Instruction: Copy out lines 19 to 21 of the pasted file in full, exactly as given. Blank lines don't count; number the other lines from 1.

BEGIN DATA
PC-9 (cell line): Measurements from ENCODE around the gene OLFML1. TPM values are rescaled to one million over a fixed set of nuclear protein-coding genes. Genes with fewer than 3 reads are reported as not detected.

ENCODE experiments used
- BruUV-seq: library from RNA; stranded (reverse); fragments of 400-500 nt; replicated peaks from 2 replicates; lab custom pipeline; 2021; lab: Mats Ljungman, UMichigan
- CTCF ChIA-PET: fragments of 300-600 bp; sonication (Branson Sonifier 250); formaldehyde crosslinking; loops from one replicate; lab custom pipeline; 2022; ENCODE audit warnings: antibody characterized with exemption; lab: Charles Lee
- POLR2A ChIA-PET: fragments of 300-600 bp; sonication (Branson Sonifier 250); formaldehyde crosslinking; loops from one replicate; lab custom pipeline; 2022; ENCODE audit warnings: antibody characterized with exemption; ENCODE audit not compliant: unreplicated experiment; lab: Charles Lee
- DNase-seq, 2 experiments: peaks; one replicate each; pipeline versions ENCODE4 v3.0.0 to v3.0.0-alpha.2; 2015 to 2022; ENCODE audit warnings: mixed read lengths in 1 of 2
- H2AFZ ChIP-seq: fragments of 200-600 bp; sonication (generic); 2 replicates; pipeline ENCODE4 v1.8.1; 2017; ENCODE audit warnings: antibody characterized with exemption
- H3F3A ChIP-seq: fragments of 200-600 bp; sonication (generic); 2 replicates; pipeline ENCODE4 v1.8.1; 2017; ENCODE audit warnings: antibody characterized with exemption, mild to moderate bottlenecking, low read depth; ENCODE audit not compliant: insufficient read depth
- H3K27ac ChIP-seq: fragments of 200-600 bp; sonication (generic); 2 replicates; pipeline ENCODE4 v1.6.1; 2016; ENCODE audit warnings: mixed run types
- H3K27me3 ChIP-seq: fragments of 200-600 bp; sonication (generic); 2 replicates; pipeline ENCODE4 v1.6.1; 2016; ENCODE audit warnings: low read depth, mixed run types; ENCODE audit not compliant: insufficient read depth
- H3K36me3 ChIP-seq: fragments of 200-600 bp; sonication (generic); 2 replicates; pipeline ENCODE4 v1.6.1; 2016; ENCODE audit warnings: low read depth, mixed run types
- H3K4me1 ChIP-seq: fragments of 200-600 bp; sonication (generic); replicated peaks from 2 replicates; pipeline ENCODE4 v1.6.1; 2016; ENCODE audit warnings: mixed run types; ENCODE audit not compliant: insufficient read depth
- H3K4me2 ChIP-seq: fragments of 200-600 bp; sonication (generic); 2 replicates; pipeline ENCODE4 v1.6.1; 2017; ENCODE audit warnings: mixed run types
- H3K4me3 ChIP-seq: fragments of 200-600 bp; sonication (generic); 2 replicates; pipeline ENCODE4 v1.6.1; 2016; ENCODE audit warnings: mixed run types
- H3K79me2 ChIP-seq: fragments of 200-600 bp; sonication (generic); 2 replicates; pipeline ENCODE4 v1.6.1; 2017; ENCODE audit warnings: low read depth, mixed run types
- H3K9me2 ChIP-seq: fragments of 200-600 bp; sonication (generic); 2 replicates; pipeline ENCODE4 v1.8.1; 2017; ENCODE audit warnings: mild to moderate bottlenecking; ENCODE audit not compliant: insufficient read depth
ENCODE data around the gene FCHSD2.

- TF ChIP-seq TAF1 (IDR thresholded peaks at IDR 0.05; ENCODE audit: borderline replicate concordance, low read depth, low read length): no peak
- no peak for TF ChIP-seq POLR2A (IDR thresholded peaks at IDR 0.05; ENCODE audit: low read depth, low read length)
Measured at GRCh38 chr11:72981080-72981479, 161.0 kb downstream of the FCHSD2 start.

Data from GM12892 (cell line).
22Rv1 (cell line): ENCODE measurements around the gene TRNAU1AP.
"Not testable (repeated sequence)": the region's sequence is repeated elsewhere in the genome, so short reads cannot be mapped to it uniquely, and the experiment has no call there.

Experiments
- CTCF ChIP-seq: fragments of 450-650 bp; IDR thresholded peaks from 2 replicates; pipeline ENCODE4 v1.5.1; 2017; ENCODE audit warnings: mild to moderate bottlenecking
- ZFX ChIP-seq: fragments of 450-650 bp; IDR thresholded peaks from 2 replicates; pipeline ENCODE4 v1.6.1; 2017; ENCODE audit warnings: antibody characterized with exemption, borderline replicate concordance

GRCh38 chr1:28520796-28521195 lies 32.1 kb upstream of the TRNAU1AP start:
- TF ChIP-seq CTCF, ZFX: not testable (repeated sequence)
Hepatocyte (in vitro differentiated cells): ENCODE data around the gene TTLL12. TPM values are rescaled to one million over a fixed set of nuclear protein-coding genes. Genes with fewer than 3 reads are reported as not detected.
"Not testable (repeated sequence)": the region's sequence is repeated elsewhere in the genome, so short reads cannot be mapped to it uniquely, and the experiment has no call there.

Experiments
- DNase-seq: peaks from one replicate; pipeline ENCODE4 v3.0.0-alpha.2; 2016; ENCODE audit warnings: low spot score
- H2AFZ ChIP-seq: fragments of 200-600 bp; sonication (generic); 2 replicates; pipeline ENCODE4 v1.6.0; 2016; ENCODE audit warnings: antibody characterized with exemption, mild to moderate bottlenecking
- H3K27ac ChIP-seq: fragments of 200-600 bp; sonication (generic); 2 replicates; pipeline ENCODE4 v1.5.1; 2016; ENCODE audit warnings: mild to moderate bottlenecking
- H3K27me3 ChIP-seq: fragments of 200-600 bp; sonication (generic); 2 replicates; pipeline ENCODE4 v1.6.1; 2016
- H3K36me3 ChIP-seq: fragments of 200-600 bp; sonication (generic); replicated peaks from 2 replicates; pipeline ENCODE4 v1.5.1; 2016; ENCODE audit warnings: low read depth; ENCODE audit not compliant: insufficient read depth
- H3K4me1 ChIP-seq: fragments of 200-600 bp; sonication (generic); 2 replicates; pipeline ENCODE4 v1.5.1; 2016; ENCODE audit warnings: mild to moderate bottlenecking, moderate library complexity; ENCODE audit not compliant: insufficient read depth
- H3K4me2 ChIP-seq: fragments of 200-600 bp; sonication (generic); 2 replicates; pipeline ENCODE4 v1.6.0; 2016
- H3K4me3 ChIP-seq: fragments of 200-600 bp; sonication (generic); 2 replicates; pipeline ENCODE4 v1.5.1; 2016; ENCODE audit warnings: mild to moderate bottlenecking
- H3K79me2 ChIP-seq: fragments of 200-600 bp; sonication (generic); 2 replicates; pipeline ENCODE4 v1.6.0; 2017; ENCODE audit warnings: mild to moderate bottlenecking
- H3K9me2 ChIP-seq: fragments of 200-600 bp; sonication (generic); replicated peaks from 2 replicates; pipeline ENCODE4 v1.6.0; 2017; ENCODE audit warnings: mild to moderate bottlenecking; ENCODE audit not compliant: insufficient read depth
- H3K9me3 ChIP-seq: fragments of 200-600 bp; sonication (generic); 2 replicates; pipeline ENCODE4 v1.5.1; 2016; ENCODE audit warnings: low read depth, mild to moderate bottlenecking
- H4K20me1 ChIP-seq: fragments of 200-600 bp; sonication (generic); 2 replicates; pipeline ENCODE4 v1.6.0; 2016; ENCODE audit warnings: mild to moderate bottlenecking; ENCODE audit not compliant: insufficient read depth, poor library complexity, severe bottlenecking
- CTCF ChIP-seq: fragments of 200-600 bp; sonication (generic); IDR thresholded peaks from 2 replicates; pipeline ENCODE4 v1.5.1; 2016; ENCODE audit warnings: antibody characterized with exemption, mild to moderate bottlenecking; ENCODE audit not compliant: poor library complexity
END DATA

- no peak for TF ChIP-seq POLR2A (IDR thresholded peaks at IDR 0.05; ENCODE audit: low read depth, low read length)
Measured at GRCh38 chr11:72981080-72981479, 161.0 kb downstream of the FCHSD2 start.

Data from GM12892 (cell line).